The Trinity Church Cemetery & Mausoleum
got an unexpected visitor this Christmas: an American Bald Eagle. The eagle was spotted resting in a tree near the cemetery’s offices, carrying a fish it plucked from the Hudson River.
The eagle’s visit seemed symbolic: the cemetery is the final resting place of John James Audubon, author of the illustrated guide Birds of North America, and for whom the Audubon Society is named.
American Bald Eagles nest in upstate New York, but migrate south in the winter in search of open water and food. They were a common sight in the New York City area up through the 1840s, when the population began to dwindle due to habitat destruction and pesticide use.
In 1978 American Bald Eagles were added to the federal list of endangered species. Scientists began “hacking,” a technique to restore the lost eagle population. Young eagles from Alaska and Canada were brought to New York State, raised, and released. These efforts proved successful. By 2007, the American Bald Eagle was removed from the endangered species list. The Lower Hudson Valley now boasts over 100 wintering eagles—though few have ventured as far south as the Trinity Church Cemetery & Mausoleum.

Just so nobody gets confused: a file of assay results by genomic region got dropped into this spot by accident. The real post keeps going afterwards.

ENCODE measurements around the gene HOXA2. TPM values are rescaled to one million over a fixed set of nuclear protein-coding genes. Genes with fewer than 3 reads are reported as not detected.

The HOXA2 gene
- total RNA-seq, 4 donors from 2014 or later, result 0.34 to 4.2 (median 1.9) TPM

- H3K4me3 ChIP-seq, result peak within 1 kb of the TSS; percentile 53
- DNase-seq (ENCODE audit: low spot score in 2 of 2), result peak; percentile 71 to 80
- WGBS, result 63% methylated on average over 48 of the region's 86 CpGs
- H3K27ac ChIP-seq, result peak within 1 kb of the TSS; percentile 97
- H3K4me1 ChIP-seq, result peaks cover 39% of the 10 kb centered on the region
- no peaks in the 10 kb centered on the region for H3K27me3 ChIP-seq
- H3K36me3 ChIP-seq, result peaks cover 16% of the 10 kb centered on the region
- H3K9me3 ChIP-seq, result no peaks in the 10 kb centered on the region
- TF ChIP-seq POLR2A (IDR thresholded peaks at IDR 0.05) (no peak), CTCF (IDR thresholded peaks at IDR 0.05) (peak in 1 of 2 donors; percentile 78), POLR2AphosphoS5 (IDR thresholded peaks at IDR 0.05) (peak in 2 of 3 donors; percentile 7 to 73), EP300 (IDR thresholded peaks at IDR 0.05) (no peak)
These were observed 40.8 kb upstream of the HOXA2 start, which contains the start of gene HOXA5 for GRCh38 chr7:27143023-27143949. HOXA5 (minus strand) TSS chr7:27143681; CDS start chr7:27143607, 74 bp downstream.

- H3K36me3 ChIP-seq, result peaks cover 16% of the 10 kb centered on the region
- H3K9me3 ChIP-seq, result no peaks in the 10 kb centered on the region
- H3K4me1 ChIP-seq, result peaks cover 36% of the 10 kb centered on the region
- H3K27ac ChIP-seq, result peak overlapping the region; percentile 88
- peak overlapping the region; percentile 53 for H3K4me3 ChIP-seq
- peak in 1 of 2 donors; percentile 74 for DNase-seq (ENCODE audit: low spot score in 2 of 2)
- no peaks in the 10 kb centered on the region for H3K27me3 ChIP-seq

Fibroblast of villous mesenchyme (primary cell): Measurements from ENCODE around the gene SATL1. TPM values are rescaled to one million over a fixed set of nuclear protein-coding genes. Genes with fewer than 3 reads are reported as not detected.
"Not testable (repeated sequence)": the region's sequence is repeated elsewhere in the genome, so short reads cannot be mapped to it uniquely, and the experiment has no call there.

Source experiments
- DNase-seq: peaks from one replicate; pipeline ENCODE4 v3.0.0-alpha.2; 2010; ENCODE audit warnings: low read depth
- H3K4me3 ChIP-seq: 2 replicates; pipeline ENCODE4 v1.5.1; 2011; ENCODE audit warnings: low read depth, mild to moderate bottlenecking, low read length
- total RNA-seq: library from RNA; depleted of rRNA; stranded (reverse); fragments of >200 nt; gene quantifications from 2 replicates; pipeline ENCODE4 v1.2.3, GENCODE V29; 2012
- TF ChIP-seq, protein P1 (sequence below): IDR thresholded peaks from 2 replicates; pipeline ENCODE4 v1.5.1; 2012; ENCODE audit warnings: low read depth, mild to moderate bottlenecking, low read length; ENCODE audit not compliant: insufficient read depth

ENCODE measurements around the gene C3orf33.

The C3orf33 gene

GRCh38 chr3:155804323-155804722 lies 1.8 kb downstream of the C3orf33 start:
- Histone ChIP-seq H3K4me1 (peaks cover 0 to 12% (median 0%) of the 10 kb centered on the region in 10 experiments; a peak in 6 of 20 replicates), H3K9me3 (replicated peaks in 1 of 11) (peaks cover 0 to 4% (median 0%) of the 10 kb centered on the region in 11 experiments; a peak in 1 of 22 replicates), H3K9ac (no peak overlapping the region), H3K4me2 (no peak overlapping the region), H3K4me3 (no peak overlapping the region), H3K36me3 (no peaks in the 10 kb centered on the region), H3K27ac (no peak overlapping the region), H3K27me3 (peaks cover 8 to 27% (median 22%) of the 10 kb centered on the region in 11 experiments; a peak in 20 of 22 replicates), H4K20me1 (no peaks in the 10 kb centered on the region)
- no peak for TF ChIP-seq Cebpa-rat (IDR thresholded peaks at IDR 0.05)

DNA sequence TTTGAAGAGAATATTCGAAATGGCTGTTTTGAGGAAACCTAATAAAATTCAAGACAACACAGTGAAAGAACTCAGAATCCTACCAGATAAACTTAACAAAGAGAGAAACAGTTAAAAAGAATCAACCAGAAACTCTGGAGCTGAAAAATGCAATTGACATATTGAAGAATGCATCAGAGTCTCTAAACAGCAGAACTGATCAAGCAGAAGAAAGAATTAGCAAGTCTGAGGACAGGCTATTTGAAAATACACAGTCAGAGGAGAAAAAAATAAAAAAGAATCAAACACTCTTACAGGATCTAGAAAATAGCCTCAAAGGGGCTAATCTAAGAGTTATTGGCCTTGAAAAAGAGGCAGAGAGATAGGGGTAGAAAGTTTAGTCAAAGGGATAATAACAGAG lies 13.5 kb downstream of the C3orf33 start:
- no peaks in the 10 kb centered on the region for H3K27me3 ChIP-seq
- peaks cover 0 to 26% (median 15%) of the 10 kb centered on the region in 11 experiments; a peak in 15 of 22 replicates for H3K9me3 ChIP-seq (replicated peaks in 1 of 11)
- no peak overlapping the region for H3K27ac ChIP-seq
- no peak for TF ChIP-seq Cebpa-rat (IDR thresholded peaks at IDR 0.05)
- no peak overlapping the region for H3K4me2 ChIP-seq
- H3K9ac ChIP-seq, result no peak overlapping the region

Interested in trying to spot the eagle in person? The Trinity Church Cemetery & Mausoleum is located at 770 Riverside Drive, between 153rd Street and 155th Street. It’s open to the public from 9 am to 4 pm, Monday through Friday.